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Prince Harry and Meghan Markle have received their first baby gift, and it’s very appropriate

You’ll never guess what it is…

Less than 48 hours after the announcement that Meghan Markle is pregnant and the couple have already received a gift for their first child.

Kensington Palace announced on Monday that the baby is due in spring 2019 – although people already reckon they’ve worked out Meghan’s due date.

While the royal family found out the news on Friday, it’s thought that Meghan shared her pregnancy with this person a couple of months before.

The Duke and Duchess of Sussex had a jam-packed first day of their royal tour in Sydney, meeting Invictus games representatives as well as visiting a zoo and the Royal Opera House.

At the beginning of the day the pair were presented with a cuddly kangaroo by Australia’s Governor General, Sir Peter Cosgrove, to which Meghan exclaimed, ‘Our first baby gift!’

Later they also received a tiny pair of Ugg boots that we’re sure will come in handy – although Meghan already has a gift for her future daughter, which she’s had for years.

At Taronga Zoo the couple also met a pair of baby koalas that had been named after them in honour of their nuptials, according to The Sun. We’re jealous.

‘We genuinely couldn’t think of a better place to announce the upcoming baby, be it a boy or a girl,’ Harry said of the baby news.

Watch this space for more pictures and updates from Meghan and Harry’s tour as we get them.

The post Prince Harry and Meghan Markle have received their first baby gift, and it’s very appropriate appeared first on Marie Claire.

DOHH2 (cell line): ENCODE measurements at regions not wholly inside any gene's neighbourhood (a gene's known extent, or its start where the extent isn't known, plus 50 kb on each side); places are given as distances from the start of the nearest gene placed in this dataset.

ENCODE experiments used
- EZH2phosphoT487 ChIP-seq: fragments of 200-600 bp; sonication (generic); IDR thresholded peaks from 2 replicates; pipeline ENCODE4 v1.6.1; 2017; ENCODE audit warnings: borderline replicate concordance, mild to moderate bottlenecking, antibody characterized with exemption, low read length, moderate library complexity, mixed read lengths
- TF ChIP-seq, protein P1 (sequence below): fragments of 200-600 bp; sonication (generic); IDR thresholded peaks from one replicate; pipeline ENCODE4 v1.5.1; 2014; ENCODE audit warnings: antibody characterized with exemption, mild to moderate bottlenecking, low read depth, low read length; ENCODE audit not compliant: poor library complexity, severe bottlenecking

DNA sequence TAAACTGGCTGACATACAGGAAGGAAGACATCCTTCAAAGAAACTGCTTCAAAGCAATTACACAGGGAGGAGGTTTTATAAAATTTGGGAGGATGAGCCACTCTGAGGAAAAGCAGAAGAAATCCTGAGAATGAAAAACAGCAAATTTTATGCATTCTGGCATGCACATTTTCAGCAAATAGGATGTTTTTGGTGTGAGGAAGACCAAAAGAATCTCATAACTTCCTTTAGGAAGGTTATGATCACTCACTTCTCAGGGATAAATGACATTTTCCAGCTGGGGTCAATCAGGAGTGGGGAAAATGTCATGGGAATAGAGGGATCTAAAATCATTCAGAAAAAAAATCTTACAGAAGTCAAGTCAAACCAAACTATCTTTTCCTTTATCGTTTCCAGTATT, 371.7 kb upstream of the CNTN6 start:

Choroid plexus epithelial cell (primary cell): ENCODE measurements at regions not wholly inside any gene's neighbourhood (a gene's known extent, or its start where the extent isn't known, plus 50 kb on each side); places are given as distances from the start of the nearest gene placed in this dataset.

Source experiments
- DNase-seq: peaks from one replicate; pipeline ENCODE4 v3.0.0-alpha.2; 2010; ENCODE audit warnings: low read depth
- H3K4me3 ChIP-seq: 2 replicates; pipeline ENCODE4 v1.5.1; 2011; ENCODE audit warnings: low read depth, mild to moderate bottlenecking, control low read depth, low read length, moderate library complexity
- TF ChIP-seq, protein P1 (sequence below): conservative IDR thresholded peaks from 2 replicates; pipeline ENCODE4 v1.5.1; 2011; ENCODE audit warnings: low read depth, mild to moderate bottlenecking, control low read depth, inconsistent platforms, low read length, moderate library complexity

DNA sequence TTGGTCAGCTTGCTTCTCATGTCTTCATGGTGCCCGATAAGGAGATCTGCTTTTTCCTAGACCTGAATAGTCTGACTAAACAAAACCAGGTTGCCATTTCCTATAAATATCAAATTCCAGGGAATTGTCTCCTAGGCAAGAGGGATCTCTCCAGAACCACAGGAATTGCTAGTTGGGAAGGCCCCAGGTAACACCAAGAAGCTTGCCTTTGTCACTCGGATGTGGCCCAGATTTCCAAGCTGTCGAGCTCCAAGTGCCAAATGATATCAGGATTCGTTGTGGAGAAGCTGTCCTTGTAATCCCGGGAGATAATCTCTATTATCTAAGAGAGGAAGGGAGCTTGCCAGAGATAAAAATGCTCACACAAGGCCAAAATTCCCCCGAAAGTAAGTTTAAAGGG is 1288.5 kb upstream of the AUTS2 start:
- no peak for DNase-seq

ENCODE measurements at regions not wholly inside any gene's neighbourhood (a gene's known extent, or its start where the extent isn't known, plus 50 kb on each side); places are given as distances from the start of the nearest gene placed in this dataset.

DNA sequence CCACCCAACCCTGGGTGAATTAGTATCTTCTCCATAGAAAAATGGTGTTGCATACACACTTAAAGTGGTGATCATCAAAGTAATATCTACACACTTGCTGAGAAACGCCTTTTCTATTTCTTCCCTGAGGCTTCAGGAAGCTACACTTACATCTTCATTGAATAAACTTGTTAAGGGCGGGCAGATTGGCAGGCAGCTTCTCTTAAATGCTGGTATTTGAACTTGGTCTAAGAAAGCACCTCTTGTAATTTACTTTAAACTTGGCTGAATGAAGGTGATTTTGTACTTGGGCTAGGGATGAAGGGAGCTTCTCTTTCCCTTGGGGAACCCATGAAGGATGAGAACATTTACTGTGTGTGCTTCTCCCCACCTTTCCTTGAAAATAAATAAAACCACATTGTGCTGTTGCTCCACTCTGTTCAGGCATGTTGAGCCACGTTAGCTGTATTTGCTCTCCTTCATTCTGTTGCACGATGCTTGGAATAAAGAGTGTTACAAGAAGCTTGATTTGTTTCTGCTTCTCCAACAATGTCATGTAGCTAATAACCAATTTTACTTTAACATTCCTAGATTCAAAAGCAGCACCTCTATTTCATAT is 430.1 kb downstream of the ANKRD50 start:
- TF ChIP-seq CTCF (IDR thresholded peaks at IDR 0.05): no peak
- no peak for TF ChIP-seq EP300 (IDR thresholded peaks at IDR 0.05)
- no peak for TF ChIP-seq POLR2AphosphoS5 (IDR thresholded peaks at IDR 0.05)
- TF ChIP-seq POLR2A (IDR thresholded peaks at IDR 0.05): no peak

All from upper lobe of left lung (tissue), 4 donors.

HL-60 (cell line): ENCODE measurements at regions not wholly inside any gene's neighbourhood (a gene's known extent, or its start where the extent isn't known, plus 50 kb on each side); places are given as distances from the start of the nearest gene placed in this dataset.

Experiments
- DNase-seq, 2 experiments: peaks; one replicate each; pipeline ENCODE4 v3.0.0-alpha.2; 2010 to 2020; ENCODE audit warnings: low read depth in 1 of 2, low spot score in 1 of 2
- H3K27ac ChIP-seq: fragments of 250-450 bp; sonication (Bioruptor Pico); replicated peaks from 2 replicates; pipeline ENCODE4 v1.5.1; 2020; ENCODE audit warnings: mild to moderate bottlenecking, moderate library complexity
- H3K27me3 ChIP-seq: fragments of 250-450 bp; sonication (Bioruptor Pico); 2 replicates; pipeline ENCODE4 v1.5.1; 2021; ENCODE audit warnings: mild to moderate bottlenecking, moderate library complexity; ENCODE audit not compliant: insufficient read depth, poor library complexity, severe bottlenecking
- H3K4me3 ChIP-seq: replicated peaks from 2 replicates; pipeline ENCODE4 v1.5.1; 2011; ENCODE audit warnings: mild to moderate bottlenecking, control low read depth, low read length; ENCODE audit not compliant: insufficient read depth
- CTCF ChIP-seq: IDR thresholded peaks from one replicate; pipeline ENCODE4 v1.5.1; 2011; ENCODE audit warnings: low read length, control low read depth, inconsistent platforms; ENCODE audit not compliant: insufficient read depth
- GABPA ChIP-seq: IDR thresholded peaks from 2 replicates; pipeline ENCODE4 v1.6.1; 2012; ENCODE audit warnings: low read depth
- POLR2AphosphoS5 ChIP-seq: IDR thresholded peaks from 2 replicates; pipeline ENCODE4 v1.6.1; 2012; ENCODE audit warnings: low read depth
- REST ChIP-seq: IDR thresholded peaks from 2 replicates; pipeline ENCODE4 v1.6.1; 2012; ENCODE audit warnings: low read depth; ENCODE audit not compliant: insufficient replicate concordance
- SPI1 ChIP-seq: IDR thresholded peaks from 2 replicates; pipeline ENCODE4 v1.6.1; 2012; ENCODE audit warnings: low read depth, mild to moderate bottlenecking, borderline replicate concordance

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Hair Accessories for Grown Women: What’s Appropriate for Work, Play, and Beyond?

hair accessories for grown women

Because everything old is new again, scrunchies, headbands, and claws are back in style and being offered as hair accessories for grown women, and I can’t wait to hear readers’ thoughts on them. I know some people have always been Team Scrunchie; I myself have always been Team Claw (and of course, the old black Ouchless elastic I wear on my wrist pretty much every waking hour). But there are strong opinions about this! Are you going to give headbands a whirl in 2018? Are some of the more decorative options (like the goldish star claw) just not appropriate for most women over a certain age (like 16)? For those of you who have strong opinions FOR hair accessories, which stores make the best hair accessories in terms of comfort, durability, price, look, etc?

Psst: our last poll on what kind of hair accessories are appropriate for the office … in 2009!

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(Pictured above, all from Free People because I happened to be browsing the site: kimono clip / scrunchie / claw / headband. And for those of you who are on Team Drugstore Elastic, do you prefer Goody Ouchless or Scünci? Has anyone tried “Amazon choice” of Munax?)

For my $ .02, I probably will give headbands a whirl again — but only with ones I already own. I’ll probably skip the scrunchies just because I don’t think my round face shape looks particularly great with a low ponytail, and I feel like that’s where scrunchies excel. I’ve always like claws for comfort and an easy half-up-do or (with a huge claw) a French twist — but those tend to be bad hair days for me so I probably don’t want to try more attention to my hair with something really decorative.

Looking for more sedate options for hair accessories for grown women? Ann Taylor, J.Crew, and Nordstrom (particularly from these two drool-worthy brands) have a ton of similar styles.

Ladies, let’s hear from you — what are your thoughts on hair accessories for grown women? What looks do you wear the most for work and play — what products are you excited about to be back in style?